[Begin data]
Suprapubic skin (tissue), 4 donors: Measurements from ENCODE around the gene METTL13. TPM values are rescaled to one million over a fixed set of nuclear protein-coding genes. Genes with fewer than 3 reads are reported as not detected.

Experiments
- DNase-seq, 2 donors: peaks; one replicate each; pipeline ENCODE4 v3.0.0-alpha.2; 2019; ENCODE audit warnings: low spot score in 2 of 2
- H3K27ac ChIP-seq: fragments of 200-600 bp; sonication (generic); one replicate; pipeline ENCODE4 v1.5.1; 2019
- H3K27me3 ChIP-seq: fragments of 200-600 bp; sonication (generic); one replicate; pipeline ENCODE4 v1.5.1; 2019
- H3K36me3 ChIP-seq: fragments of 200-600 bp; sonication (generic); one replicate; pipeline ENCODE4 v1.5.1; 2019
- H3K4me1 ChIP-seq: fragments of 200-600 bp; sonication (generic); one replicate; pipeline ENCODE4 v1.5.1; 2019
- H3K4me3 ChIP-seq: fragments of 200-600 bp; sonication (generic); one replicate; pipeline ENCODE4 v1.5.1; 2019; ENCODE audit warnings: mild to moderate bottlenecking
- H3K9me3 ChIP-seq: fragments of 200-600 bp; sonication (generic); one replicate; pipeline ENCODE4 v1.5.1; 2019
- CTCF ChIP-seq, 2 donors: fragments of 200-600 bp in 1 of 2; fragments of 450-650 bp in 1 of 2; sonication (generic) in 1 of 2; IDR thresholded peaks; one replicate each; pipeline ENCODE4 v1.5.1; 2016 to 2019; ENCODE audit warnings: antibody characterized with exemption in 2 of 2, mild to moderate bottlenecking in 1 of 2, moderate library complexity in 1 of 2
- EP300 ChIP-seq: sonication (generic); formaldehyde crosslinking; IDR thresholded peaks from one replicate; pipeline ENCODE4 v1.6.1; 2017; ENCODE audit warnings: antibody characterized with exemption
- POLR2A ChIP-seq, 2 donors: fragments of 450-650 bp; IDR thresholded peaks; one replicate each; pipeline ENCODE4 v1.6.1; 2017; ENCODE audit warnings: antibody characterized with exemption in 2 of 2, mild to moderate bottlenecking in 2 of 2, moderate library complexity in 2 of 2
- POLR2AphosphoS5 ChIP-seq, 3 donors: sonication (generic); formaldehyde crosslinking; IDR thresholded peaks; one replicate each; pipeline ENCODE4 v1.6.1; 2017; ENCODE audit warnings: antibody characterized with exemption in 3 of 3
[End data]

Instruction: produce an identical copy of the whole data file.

Suprapubic skin (tissue), 4 donors: Measurements from ENCODE around the gene METTL13. TPM values are rescaled to one million over a fixed set of nuclear protein-coding genes. Genes with fewer than 3 reads are reported as not detected.

Experiments
- DNase-seq, 2 donors: peaks; one replicate each; pipeline ENCODE4 v3.0.0-alpha.2; 2019; ENCODE audit warnings: low spot score in 2 of 2
- H3K27ac ChIP-seq: fragments of 200-600 bp; sonication (generic); one replicate; pipeline ENCODE4 v1.5.1; 2019
- H3K27me3 ChIP-seq: fragments of 200-600 bp; sonication (generic); one replicate; pipeline ENCODE4 v1.5.1; 2019
- H3K36me3 ChIP-seq: fragments of 200-600 bp; sonication (generic); one replicate; pipeline ENCODE4 v1.5.1; 2019
- H3K4me1 ChIP-seq: fragments of 200-600 bp; sonication (generic); one replicate; pipeline ENCODE4 v1.5.1; 2019
- H3K4me3 ChIP-seq: fragments of 200-600 bp; sonication (generic); one replicate; pipeline ENCODE4 v1.5.1; 2019; ENCODE audit warnings: mild to moderate bottlenecking
- H3K9me3 ChIP-seq: fragments of 200-600 bp; sonication (generic); one replicate; pipeline ENCODE4 v1.5.1; 2019
- CTCF ChIP-seq, 2 donors: fragments of 200-600 bp in 1 of 2; fragments of 450-650 bp in 1 of 2; sonication (generic) in 1 of 2; IDR thresholded peaks; one replicate each; pipeline ENCODE4 v1.5.1; 2016 to 2019; ENCODE audit warnings: antibody characterized with exemption in 2 of 2, mild to moderate bottlenecking in 1 of 2, moderate library complexity in 1 of 2
- EP300 ChIP-seq: sonication (generic); formaldehyde crosslinking; IDR thresholded peaks from one replicate; pipeline ENCODE4 v1.6.1; 2017; ENCODE audit warnings: antibody characterized with exemption
- POLR2A ChIP-seq, 2 donors: fragments of 450-650 bp; IDR thresholded peaks; one replicate each; pipeline ENCODE4 v1.6.1; 2017; ENCODE audit warnings: antibody characterized with exemption in 2 of 2, mild to moderate bottlenecking in 2 of 2, moderate library complexity in 2 of 2
- POLR2AphosphoS5 ChIP-seq, 3 donors: sonication (generic); formaldehyde crosslinking; IDR thresholded peaks; one replicate each; pipeline ENCODE4 v1.6.1; 2017; ENCODE audit warnings: antibody characterized with exemption in 3 of 3